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August 18th, 2016

Open Invention Network Helps Rid FOSS of Patent Lawsuits

Software patent issues aren’t in the news as much now as they were only a few years back, partly due to the Supreme Court’s 2014 Alice v. CLS decision. Another reason is the patent pool the Open Invention Network has amassed to discourage patent trolls.

The FOSS Force Video Interview

The Open Invention Network — OIN, as its friends call it — “is a defensive patent pool and community of patent non-aggression which enables freedom of action in Linux.” That’s what it says (among other things) on the front page of the organization’s website. Basically, if you join OIN (which costs $0) you agree not to sue other members over Linux and Android-related patents, and in return they promise not to sue you. Google, IBM, and NEC are the top three members shown on OIN’s “community” page, which lists over 2,000 members/licensees ranging from Ford to one-person Android app developers.

Today’s interviewee, Deb Nicholson, is the group’s community outreach director. One description of her says she “blurs the line between professional and punk rock,” which is a very cool line to blur. She travels a lot and speaks at a lot of conferences.

She used to work for the Free Software Foundation. You may have heard of them. It is less likely, however, that you know about OIN. But you should, because it does hugely valuable work in keeping the slimy jaws of patent trolls away from innocent FOSS developers and users. If you’re an OIN member and a nasty software patent beast comes after you, they risk the wrath of… well, not “The Wrath of Khan,” but of running afoul of one of the many thousands, possibly hundreds of thousands, of patents held by OIN’s many members.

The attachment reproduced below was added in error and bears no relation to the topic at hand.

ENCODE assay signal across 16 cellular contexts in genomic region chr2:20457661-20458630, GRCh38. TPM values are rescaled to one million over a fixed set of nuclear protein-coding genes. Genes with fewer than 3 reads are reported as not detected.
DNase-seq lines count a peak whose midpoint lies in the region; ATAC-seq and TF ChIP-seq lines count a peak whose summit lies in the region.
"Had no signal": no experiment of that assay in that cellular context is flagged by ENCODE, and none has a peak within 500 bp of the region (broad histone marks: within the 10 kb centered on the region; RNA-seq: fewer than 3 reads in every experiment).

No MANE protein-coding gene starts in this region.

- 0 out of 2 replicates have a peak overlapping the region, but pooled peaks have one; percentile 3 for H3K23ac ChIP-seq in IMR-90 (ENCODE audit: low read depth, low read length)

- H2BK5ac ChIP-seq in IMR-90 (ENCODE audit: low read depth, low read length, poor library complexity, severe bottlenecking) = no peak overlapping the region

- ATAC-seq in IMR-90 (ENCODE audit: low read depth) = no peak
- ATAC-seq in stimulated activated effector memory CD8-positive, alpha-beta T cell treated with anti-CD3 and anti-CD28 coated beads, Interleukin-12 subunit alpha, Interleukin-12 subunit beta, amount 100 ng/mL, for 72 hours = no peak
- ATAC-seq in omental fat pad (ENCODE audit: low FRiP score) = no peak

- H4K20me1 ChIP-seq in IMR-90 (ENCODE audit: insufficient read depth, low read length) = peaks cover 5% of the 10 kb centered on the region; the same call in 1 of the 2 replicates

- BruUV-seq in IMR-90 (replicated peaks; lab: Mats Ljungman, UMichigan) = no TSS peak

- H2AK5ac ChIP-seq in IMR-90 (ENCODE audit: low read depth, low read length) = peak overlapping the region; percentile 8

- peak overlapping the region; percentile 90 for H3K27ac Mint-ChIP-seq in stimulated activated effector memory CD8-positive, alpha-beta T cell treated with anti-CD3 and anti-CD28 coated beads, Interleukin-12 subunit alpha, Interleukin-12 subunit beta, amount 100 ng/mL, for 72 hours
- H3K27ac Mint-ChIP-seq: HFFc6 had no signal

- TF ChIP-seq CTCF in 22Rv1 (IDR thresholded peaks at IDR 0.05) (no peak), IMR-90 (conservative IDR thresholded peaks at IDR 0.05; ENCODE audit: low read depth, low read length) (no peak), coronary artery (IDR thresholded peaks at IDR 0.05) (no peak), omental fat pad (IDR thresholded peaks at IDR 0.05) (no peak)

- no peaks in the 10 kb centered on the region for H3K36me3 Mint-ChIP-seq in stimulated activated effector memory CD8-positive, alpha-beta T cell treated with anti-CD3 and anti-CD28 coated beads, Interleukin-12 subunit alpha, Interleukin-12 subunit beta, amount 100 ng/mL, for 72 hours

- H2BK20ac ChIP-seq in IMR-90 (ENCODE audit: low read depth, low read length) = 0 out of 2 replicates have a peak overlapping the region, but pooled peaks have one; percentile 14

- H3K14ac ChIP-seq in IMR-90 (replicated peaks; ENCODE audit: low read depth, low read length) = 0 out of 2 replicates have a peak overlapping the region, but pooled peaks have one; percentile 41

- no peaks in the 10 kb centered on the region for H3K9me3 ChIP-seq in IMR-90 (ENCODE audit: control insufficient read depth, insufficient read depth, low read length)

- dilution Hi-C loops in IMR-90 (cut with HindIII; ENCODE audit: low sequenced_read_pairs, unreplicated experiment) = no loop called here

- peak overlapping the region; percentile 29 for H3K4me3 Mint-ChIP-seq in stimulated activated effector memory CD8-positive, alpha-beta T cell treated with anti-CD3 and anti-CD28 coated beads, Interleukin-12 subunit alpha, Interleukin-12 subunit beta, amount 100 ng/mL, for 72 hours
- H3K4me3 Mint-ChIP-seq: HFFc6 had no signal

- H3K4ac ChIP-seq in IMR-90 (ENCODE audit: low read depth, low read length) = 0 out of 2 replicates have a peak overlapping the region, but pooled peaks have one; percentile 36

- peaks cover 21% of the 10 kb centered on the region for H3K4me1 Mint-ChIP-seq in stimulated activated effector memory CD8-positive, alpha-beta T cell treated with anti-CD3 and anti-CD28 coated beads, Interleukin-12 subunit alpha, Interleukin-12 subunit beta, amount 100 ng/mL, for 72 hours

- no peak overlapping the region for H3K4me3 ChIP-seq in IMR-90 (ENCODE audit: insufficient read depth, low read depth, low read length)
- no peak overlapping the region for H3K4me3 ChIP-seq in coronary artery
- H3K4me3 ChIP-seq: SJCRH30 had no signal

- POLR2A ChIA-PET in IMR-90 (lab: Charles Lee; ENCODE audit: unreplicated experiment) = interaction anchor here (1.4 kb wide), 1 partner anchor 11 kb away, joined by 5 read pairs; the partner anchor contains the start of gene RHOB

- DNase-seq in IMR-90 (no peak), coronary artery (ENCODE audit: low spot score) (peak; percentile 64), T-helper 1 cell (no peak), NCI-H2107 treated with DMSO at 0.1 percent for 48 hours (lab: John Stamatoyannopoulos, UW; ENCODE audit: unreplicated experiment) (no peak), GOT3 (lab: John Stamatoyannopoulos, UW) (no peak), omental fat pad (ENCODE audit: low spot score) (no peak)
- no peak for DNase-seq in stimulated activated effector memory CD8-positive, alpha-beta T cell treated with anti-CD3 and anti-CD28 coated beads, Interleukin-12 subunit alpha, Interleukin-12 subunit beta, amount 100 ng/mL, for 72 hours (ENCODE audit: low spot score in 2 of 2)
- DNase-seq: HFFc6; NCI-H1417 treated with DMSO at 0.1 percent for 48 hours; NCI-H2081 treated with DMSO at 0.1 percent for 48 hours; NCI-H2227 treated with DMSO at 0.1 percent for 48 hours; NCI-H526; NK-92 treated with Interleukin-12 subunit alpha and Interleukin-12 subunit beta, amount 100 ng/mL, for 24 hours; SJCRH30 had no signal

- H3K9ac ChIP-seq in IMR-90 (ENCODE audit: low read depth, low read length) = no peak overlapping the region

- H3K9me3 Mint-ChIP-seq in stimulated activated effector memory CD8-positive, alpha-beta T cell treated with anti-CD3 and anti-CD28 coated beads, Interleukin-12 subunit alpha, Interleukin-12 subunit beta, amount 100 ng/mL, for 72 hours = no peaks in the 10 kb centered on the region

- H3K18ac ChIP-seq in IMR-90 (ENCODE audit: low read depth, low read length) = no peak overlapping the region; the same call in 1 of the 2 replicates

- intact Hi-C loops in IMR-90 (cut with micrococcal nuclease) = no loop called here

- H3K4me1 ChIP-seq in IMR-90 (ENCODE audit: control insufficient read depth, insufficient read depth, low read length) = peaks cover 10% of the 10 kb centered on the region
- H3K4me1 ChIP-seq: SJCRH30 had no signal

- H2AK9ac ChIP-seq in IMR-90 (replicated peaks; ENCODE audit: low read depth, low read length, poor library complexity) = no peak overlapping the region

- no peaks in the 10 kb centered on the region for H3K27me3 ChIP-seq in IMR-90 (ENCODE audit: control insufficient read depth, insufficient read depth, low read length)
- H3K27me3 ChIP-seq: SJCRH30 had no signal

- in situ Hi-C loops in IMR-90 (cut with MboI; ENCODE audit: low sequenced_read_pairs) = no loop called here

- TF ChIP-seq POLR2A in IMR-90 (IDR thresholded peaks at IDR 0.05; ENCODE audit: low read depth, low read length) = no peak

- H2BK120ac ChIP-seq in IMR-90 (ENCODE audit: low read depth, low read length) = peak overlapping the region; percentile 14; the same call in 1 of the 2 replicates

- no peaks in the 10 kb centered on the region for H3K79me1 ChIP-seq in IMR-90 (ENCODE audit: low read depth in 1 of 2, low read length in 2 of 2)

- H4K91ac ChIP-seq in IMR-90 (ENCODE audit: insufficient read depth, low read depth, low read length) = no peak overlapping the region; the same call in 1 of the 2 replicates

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Robin "Roblimo" Miller

Robin "Roblimo" Miller is a freelance writer and former editor-in-chief at Open Source Technology Group, the company that owned SourceForge, freshmeat, Linux.com, NewsForge, ThinkGeek and Slashdot, and until recently served as a video editor at Slashdot. Now he's mostly retired, but still works part-time as an editorial consultant for Grid Dynamics, and (obviously) writes for FOSS Force.

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